Maybe all of go through this at some point in their life. Except that I used to pride myself in not being one of these people. I thought that if I listened and read enough, without changing my actual physical co-ordinates, it would mean I was still taking journeys. Well, maybe when I was younger, and less wedded to my actual physicality. Not anymore.
The older I get, the further I get from being a free radical. Free, objective thought. In whatever relative form. But still ‘free’. Now I am a shell of that scepticism. Bloated with my personal ego and pegged down by the relationships I have built with the city of my choice, I am a true armchair intellectual; picking up the lenses I am comfortable wearing. Sometimes rose tinted, sometimes far-sighted, sometimes just plain lazy.
Blinded by a work ethic & culture that emulates Western ones, I have begun to think that Bombay is India. Or at the very worst that Bombay is what the rest of India is moving towards, some parts faster, some slower. I rage and rant about the North East. I croon about Goa and Bandra. I relish my exotic coffee beans, my little corners of South Indian cuisine, my lanes of cobbled streets lined with gulmohars and copper pods, my salt-air drives down the length of the Metropolis after midnight. I walk crowded streets with my Springsteen plugged in, and I am in Jersey heaven.
So when I walked into that nameless ‘house’ in the heart of Uttar Pradesh, I started breaking down inside. I found it impossible to assimilate. All day, I yearned for the calm of clattering keys to pour out my emotions, but by night-time, I was too tired to even attempt anything. What kept assaulting me was that I was a domicile of North India. I grew up with the front door opening into squalour, poverty and hunger. I grew up with cows littering roads and alleys. I grew up knowing that cow-dung was India’s version of water-puddles. I grew up playing near the same areas where women who were too poor to clothe themselves decently lived. I grew up knowing I could never hit a woman, while almost daily, a few walls away a drunk, unemployed husband would threaten and abuse & throw around his wife, the only earning member of a large, hungry family. The duality was supposed to be ingrained.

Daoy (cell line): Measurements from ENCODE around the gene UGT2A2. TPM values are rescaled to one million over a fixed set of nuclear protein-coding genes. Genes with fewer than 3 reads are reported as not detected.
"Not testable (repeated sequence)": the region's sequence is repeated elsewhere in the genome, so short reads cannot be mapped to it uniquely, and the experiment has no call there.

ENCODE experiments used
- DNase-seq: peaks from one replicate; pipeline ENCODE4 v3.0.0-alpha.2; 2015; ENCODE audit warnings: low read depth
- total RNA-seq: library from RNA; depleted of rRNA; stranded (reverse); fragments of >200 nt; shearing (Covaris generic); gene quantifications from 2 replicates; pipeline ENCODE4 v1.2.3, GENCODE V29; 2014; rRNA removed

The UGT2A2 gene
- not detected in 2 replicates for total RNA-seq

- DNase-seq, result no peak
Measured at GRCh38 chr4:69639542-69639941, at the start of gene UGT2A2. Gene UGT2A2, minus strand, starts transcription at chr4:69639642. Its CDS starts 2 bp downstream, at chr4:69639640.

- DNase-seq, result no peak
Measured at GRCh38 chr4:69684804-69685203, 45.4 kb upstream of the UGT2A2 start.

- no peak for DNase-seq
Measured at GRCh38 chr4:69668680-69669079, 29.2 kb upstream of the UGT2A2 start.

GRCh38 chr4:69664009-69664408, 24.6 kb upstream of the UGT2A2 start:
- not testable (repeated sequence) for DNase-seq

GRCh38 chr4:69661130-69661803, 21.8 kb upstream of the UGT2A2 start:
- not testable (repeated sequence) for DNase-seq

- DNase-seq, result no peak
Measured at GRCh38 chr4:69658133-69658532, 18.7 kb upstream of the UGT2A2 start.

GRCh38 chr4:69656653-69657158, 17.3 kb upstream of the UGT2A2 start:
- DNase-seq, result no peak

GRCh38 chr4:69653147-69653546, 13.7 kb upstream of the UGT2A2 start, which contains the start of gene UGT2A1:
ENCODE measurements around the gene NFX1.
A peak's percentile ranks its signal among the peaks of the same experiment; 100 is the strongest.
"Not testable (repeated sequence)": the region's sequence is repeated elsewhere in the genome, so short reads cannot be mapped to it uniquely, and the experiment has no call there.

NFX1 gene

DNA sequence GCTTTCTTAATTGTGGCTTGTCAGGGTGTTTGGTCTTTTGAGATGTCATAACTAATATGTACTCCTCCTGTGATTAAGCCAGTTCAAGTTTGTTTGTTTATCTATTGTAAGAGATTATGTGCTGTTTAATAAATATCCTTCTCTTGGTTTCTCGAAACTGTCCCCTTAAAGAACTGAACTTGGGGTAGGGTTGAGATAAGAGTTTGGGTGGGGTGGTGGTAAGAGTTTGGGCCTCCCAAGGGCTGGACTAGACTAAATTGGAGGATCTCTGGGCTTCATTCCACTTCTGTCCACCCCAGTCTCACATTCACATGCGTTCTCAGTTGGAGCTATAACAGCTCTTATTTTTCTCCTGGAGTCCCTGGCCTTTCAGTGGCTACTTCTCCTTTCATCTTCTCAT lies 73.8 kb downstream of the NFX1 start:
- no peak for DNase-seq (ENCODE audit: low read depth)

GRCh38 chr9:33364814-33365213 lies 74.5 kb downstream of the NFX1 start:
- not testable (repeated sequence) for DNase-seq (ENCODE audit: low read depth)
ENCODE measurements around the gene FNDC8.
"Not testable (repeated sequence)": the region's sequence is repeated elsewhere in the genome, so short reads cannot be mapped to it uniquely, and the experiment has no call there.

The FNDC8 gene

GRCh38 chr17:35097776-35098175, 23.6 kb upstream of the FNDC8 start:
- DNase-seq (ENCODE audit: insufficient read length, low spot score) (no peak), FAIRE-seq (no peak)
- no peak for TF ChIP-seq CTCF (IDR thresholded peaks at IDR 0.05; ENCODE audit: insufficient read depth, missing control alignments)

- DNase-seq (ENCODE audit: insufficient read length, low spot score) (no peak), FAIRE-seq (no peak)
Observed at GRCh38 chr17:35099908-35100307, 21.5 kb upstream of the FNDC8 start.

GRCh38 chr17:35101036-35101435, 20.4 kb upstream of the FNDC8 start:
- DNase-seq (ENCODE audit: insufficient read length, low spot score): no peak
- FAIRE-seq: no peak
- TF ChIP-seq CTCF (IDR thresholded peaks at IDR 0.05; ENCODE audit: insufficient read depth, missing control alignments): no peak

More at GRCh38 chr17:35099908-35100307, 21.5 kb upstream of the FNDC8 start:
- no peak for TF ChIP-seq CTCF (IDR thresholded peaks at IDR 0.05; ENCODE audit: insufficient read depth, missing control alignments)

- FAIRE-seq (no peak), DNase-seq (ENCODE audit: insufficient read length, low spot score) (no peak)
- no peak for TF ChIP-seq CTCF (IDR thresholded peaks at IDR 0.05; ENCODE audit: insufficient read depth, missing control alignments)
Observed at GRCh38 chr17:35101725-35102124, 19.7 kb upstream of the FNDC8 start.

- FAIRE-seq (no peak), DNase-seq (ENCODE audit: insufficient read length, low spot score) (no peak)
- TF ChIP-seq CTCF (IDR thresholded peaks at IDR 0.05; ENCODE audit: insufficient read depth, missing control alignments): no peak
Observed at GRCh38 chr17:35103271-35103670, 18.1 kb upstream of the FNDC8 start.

But, even then, it was hard to handle. It was hard to accept how far removed I had become from the true condition of my own country. The physical aspects were just a fraction of my discomfort. I adapted to it almost naturally, like shedding a skin and slipping back into an old one. I could handle the open drains running into houses, vehicles and beds co-abiding, ‘load-shedding’, an invasion of flies and mosquitoes. What I could not handle was the callousness of the oppression that everyday women in that town faced. I could not handle the Stockholm Syndrome that almost all of them seemed to suffer from. At how main-stream and self-feeding this creature was. The more I heard, the more I wanted to throw up.
Humen toh…allow nahin hai.
Young women, much younger than me – with children and in-laws to feed, clothe, pick-up after, abide and appease. Young women after women, who flash on a ghoonghat the minute a man enters, who look at everything in life via just 2 filters, and 2 filters alone – permissible and impermissable. Women with wit, verve and M.A’s, who do not step out of the house, unless accompanied by the husband or the mother-in-law. Their pets have more freedom. Live lives far more whole and sane.
Each one had back-stories of education cut short, of being married off, unloaded. The demonised ‘sasural’ is all-too-often far more humane than her own ‘maika’. Any woman who tried to break loose was just that – loose, immoral.
Woh toh…, yeh sab toh…
The rhetoric of the patriarchs enforced to a point where the price of deviation is costly enough to mean you go from being a nameless unpaid resource to ‘trouble’, your children possibly singled out, whispers everywhere you go.
A world where she is either un-married – being bred for the slaughter, or kept – either with social sanction, oftentimes without; she dreams of bringing her daughter up as an equal to the man, and then smiles wistfully at the pipe-ness of that dream. And all the time, she talks of how much times have changed, how her mother was married at 14, how she at least continued her studies after marriage, how she is almost certain her daughter will be allowed to work.
During each interview, I would often lose my entire chain of questioning because she would agree to the importance of ‘staying within limits’, or about the importance of ‘upholding Bharatiya sanskriti’ with such earnestness and conviction, that my inner anger and frustration would overwhelm me completely.
The solution is not more education. The solution is not better education. The problem goes too deep. Education, economic development, these things are fucking placebos. In fact, so many of them were allowed to work only when economic conditions were bad enough that she just had to compromise ‘family duties’ and was allowed to work. Anecdotal and circumstantial, you say? Visit Eastern UP sometime. The disease was just naked and open there. It thrives here in Bombay too.